Picture this: 61% of B2B marketers send all leads directly to sales; however, only 27% of those leads will be qualified. Sound familiar?
Have you ever wondered how to separate the sales ready leads from the ones that aren’t quite there yet? The answer lies in the missing link to your current marketing strategy: lead scoring.
Since its inception, lead scoring has played a major role in helping companies to prioritize and qualify the best leads for sales. It increases the effectivness of marketing and sales efforts by aligning the two departments and developing a common language to discuss both the quality and quantity of leads.
Despite the growing interest in lead scoring both in B2B and B2C, companies are often in the dark on how to plan and implement a successful lead scoring program. Fear not, here’s a step by step framework to follow to help you develop a strong lead scoring strategy.
Step 1. Learn The Difference Between Explicit and Implicit Scoring
The first step in developing a strong lead scoring strategy is making sure you’re familiar with the the two elements that make up your lead scoring program: explicit and implicit scoring.
Explicit scoring is creating values based upon information given by the client or data that you can directly observe that would indicate an interested party. An example would be lead information collected on a form from a visitor.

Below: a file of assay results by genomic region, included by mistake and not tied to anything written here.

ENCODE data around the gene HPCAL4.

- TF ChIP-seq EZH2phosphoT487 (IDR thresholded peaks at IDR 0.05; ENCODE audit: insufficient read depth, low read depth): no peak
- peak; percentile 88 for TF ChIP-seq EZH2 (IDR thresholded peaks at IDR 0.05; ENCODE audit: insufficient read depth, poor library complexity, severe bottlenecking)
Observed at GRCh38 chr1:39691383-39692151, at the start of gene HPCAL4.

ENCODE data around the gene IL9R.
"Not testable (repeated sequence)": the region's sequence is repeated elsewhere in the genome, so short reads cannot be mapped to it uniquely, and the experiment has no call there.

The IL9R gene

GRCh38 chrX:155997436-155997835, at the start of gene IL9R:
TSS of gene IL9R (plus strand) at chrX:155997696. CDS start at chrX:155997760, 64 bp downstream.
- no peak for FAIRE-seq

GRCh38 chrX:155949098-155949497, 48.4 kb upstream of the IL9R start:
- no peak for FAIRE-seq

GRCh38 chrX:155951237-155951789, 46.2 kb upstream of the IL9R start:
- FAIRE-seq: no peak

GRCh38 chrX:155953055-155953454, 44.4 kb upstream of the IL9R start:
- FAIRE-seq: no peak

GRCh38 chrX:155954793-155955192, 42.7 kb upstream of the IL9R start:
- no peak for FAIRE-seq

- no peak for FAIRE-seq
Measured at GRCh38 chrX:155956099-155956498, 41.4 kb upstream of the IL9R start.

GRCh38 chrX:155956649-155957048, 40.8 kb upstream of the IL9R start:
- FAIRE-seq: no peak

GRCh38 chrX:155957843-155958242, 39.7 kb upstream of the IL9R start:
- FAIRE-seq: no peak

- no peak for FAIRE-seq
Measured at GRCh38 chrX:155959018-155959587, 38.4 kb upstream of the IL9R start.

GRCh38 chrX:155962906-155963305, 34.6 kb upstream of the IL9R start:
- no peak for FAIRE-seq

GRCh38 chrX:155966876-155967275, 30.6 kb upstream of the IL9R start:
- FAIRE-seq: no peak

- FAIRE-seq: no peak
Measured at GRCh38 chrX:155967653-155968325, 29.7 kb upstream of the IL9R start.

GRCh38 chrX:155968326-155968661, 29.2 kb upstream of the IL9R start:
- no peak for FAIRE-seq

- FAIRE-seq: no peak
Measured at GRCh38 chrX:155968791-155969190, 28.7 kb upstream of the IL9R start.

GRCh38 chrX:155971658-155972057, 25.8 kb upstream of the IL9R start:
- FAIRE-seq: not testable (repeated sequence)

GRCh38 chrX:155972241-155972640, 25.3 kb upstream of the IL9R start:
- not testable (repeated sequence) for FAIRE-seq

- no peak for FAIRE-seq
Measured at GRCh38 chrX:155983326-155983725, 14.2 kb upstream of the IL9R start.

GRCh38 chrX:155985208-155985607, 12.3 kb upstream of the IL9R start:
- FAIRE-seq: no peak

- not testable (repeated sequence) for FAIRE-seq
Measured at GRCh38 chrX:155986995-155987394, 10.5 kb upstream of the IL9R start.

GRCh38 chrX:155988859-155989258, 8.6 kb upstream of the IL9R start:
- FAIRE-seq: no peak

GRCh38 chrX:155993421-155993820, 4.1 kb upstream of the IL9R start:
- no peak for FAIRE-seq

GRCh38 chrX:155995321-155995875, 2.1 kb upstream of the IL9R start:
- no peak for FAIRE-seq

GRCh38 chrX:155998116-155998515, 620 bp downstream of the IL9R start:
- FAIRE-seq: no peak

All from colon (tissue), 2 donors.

Implicit scoring on the otherhand, is much more complex and is based on tracking the digital behavior or activity that leads to a sale. A few examples of the behaviors tracked are most visited pages, emails opens, content downloaded and much more. When you score and combine the efforts of these two elements, you gain a clear picture of the leads that are sales ready.
Take-away: Don’t just settle for identifying the behaviors, strive to identify the importance behind the behavior. Discover the levels of interest—are they exploring a product page or returning to a case study? Both show interest but the last one may show a higher level which should be reflected in their score. Always be on the lookout for the true buyer behaviors that logically indicate a sale is around the corner.
Step 2. Gather Your Criterias
The next step is to understand how to gather the information you will need to score. While explicit lead scoring will lead you to the data provided by the client, implicit scoring will requires a bit more digging. You will have to rely on information gathered through activities like:
Take-away: View your most recent closed deals. What activities lead to those opportunities? Make an extensive list of every marketing activity that could have contributed to winning the customer.
Step 3. Rank Criteria Accordingly
After pulling all the information you need, the next step is defining and ranking points according to level of importance. For example, if you know that your qualified leads are heavily visiting a product spec page before they become a customer, you would rank that web page higher on the point scale than other selected pages.
On the demographics side, if you notice that qualified leads typically hold an executive level employment level, such as COO, you would rank any executive level demographic higher on the point scale. The goal of ranking your criteria is to identify the top performing areas to create a hierarchy for your point system to mirror.